When The Dark Knight came out it changed comic book movies. It showed the world that they could be realistic and have a message. That you could enjoy yourself at a popcorn movie and think, really think, about what it would be like to have a superhero in your city.
Now, four years and metric tons of anticipation have passed and we have The Dark Knight Rises. It’s been eight years since the event of The Dark Knight and Bruce Wayne is living like a recluse in his rebuilt Wayne Manor. The city streets of Gotham are clean, thanks to the magical piece of legislation called the Dent Act. The city doesn’t need Batman anymore. Well, until events transpire that force him back into the cowl.
The regulars are all back: Christian Bale, Morgan Freeman, Michael Caine and Gary Oldman slip easily into their characters and most of them do their best work yet. The events of the past two films have begun to take their toll on most of these characters. The newcomers are similarly good, with Joseph Gordon-Levitt and Anne Hathaway standing out. Both bring fresh perspectives as an idealist young detective and Catwoman (although she’s never called that) respectively.
In fact, Hathaway’s Selina Kyle, aka Catwoman, may be the highlight performance. She’s ambiguous, sexy, mean, bad ass and troubled all at the same time. She just absolutely nails it. Tom Hardy plays Bane, who you can understand fairly well but the improved audio sometimes sounds a little too loud and a bit weird. It’s kind of like his mask acts as a loudspeaker at times.
Hardy is hulking and scary. He’s an imposing force, but if you wanted someone to beat Heath Ledger’s Joker you’re not going to get it. That was a special performance that is unlikely to be matched in any future comic book film.
The trademarks of this Dark Knight Trilogy and Christopher Nolan are all here. Extravagant set pieces that are thrilling, a complex yet easy to follow plot that makes you think and situations that you can’t help but find yourself engrossed in. Nolan is a master showman. He’s like one of his magicians from The Prestige, and it’s hard not to fall for his tension. As for that thinking part that The Dark Knight did so well? It’s here as well. There are echoes of the Occupy movement and the 99 percent. It’s also continues the idea of a symbol of hope for people and giving your everything to a cause that you believe in.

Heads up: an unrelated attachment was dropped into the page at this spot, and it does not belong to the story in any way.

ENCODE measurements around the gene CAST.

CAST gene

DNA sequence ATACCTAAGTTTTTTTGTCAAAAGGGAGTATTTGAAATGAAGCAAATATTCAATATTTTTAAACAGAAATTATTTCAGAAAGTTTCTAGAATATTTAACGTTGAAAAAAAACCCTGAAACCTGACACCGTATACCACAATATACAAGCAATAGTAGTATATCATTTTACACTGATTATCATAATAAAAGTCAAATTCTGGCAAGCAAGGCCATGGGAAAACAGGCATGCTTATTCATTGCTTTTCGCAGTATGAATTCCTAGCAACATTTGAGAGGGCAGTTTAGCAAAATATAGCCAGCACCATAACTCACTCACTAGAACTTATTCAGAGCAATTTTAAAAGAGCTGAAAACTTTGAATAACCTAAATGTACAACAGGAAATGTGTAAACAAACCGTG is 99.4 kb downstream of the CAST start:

And I’m not saying that this film is perfect. No no, there are some problems with it that keep it from reaching the heights of The Dark Knight. There are spots in this movie where it kind of drags. There’s so much going on that it almost can’t help but get a bit bloated at times. It’s like eating a fine steak and chewing on a tough piece of meat. This isn’t helped by the fact that this movie has a ton of expository dialogue. So characters are talking about their motivations and what they want or who they are rather than Nolan showing us. Of course, showing us takes more time than telling us so the film would be even longer for it.
For instance, go back and see how much we learn about Harvey Dent and Joker in The Dark Knight from their actions. Then come back and realize how much we learn in this movie from people talking. It takes more time, but it makes things feel a lot smoother and less of a drag.
This drag happens in quite a few spots in the film, and unfortunately you can feel the long length of the film in those spots. And there’s the fact that there’s an odd and large time jump in the film that kind of makes you want to rub your head in confusion. Oh, and Batman is put in a situation in the second half that’s sort of a stretch. There are actually quite a few moments in this film that are a little bit of a stretch actually. Some may say it’s just a movie, but this one doesn’t get that excuse when Nolan’s aim was to make this trilogy grounded in reality.
All this doesn’t kill the movie though. The final act of the movie moves so smoothly and is so exhilarating that it combs over some of the earlier issues. It all amounts to a big juicy spectacle that makes a great close to the Dark Knight Trilogy. It’s a good movie that’s definitely worth watching in theaters, but it doesn’t measure up to the lofty standards The Dark Knight set. It also needs to be said that Nolan and his team have accomplished something truly amazing with these three films. They’ve taken the comic book genre and pushed it to new heights.